The doctors had long ago promised that the system of breath and blood would collapse. Her life would thus end. While it went on, too little oxygen, too much strain on the body, every part suffering, weakening, slowly; month upon month. An equanimity while inhabiting such failure and its torments is almost impossible to imagine, but it was there, and still there, one prays, in the instant that was less than an instant of knowing, without fear.

The loss is so multiform that it doesn't seem to be any loss at all. There is an uncanny dispersion of memory, a kaleidoscope of images and affective moments that tumble through the days now, nothing solid, nothing gripping, nothing that can make some substantial grief, like a line of Yeats, or the weight of a casket to be buried.

What is harder to figure is the loss of your existence as their child, the small thing they held, and which in the repeated stories seemed to be something contained and definite, but was also surely somewhere beyond the language and scripted anecdotes. It was instead your very presence and being that made up a reservoir of feeling that could never find form, and so was only ever reflected in their being.

* * * *

When she painted or drew, she painted or drew mostly from images at hand, from forms given -- old photographs, master works, found images. Nothing was ever sustained as a serious project, but there was a consistent ability, even with the weakening eyes and frail hands: joyous things made in response to what was already made, whether the miniature versions of Van Goghs that went into doll houses or an ink drawing from a portrait by Paul Strand. The lines could come quick as an impulse but there was above all else, an insistent precision of hard lines and exacting reproductions that became translations. This is the expression, I think, of living without prejudice, with great capacities for forgiveness and for allowing what was to be.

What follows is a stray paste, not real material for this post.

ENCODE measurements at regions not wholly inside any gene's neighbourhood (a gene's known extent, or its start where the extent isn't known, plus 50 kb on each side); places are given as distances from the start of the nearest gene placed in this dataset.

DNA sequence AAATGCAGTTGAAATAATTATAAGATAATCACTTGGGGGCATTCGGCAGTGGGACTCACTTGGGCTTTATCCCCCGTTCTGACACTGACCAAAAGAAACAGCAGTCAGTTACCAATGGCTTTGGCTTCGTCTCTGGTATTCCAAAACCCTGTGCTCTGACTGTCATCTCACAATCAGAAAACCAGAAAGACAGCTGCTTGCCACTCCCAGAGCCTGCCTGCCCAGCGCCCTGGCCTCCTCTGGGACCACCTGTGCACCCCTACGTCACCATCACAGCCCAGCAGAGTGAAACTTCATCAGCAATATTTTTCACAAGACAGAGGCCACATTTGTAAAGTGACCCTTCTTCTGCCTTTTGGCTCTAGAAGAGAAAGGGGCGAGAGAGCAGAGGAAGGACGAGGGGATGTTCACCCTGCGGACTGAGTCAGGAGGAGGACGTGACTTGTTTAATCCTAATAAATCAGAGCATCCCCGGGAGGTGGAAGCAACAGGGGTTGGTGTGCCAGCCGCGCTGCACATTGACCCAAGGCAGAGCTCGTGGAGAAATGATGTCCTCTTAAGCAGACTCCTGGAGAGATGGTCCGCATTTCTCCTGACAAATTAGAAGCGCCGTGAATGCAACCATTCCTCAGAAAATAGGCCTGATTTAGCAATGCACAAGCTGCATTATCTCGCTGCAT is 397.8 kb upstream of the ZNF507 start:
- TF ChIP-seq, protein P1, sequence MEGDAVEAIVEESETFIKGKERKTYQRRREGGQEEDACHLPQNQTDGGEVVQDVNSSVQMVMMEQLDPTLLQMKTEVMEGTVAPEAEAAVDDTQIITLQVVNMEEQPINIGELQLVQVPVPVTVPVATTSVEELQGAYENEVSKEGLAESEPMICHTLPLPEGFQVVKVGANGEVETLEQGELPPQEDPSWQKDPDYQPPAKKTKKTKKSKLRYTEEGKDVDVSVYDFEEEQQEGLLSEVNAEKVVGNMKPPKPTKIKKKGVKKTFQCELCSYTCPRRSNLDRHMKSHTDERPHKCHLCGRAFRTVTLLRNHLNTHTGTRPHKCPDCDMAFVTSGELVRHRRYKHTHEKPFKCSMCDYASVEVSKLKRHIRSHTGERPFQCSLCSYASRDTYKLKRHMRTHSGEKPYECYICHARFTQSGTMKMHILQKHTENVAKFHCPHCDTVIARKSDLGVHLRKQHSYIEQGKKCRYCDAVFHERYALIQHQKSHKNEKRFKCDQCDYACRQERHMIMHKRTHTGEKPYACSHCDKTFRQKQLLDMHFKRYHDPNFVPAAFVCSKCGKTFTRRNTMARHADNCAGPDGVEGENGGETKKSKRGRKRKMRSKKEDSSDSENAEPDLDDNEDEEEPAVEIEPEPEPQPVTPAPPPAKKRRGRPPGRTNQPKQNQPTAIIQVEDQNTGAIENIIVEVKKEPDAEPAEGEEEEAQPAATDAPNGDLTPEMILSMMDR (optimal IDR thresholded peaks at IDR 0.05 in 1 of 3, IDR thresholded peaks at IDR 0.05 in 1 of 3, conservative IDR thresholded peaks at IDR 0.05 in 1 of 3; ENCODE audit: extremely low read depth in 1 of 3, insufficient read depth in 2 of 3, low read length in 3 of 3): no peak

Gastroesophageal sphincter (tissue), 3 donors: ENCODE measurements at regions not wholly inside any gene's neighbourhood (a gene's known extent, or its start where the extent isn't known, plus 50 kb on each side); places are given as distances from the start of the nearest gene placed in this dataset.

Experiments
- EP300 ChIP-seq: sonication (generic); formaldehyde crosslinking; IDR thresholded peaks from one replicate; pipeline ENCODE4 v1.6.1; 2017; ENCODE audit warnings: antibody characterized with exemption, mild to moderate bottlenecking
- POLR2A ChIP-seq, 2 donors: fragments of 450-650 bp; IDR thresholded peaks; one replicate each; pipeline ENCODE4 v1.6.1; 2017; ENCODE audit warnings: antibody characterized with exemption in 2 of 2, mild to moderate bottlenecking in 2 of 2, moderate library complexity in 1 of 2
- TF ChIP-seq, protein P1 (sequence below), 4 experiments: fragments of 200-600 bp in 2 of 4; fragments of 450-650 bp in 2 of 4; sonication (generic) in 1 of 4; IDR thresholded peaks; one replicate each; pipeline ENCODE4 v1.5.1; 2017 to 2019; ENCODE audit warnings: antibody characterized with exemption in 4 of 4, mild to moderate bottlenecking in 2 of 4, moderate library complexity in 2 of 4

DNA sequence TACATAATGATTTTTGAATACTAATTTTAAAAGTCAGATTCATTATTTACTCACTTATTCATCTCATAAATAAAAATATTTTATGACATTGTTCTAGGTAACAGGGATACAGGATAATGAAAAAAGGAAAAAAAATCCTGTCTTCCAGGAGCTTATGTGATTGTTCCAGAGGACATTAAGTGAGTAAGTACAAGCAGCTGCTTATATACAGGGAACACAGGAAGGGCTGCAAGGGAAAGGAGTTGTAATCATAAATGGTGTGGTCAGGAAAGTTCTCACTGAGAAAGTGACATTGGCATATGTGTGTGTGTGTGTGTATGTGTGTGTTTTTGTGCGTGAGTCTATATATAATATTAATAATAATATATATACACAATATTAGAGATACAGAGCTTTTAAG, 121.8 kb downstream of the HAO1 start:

We never sat over a big book of Gerhard Richter and yet such a dream scene has been the sustaining way in these days after death. And it feels now imagined, like some imprinted. To think of working through the pages one by one has become the act of mourning. Surely she would have appreciated the boldness of the abstracts, the audacious colors and peeling layers. The others, though, of families, still-lives, outlaws, figures, would have resonated. She would have recognized and reveled in, though, as I imagine it now, the series upon series of shadowy realisms. In the after-effect pictures, some crisp, some blurred, the best like polaroids scraped by rough-handling or from having been left unattended in a dusty heap, she would have seen something kindred in the so-different style: the repeated gesture of refashioning what was already itself just an image. Hands and eye grasping for what it is that memory cannot hold to form, what photographs point toward but falsify, the real that runs aground the swift pursuits of wish and desire.

She would have loved the essential force of transience inscribed, what passeth show held and re-made, turned into a newness to see and behold.